Oregon adds 45,000 jobs. But more work remains to be done.
About 45,000 jobs were created in Oregon during 2014, a 2.67 percent increase. But more work remains to be done in a state where small business owners struggle with proposals for higher minimum wage, paid time off, a government-sponsored retirement plan for private-sector workers and more.
North Dakota, fueled by an oil and gas boom, led the nation in percentage of job growth, adding 22,000 new jobs, a 4.8 percent improvement in unemployment, according to a Stateline analysis of Bureau of Labor Statistics data released in December. Texas led in number of jobs created, at 417,000. More than a dozen states added at least 50,000 jobs last year.
See which industries contributed to the gains here.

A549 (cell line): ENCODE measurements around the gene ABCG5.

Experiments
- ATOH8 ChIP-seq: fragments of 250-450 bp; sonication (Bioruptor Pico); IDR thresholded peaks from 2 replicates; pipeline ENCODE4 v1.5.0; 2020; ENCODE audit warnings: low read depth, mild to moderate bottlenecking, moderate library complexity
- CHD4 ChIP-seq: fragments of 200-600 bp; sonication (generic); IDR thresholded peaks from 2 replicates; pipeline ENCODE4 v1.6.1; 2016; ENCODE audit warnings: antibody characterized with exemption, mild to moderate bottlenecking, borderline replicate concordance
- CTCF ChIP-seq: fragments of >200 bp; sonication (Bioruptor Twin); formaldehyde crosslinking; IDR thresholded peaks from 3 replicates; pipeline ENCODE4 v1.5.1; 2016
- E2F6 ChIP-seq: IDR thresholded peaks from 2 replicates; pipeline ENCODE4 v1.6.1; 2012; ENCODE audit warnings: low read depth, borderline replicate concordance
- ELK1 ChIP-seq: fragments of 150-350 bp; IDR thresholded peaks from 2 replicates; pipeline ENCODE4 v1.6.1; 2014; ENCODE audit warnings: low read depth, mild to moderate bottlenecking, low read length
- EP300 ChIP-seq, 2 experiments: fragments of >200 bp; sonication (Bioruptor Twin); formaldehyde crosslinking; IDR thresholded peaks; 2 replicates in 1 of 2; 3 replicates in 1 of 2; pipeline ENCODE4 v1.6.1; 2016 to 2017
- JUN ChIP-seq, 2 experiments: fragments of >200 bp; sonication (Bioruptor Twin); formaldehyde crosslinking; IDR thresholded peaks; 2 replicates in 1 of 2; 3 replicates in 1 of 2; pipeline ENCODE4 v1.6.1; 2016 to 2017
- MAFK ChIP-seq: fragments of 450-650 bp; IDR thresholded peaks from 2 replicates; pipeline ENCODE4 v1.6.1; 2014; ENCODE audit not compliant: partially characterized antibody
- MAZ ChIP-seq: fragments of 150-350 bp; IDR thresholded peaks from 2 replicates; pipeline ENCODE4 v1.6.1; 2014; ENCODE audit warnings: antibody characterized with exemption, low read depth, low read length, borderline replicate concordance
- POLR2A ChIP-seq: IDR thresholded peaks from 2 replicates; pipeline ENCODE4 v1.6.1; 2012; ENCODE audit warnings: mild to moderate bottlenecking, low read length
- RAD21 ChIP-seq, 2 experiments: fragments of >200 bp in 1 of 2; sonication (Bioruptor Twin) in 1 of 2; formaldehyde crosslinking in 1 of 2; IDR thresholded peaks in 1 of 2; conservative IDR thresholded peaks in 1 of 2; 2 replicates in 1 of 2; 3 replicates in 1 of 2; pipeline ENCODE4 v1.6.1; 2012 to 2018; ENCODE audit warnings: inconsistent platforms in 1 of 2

Overall, the national increase in employment—almost every state added jobs—was reflected in NFIB’s most recent Small Business Optimism Index, released in December and based on November data. Up 2 percentage points to 98.1, the index is finally approaching pre-Great Recession levels, says Bill Dunkelberg, NFIB’s chief economist.
“Expectations for business conditions six months out rose a huge 16 percentage points while expectations for real sales volumes rose 5 percentage points,” Dunkelberg says. “Unfortunately, the index did not sprint past the average, which is typical of a strong recovery before settling back down. Instead it’s been a slow slog just to reach this point. It’s a little early to declare a breakout. This performance will have to be consolidated by several more positive readings before owners are confident to hire more employees and expand their business. But it’s a good sign that comes at a good time for small business.”
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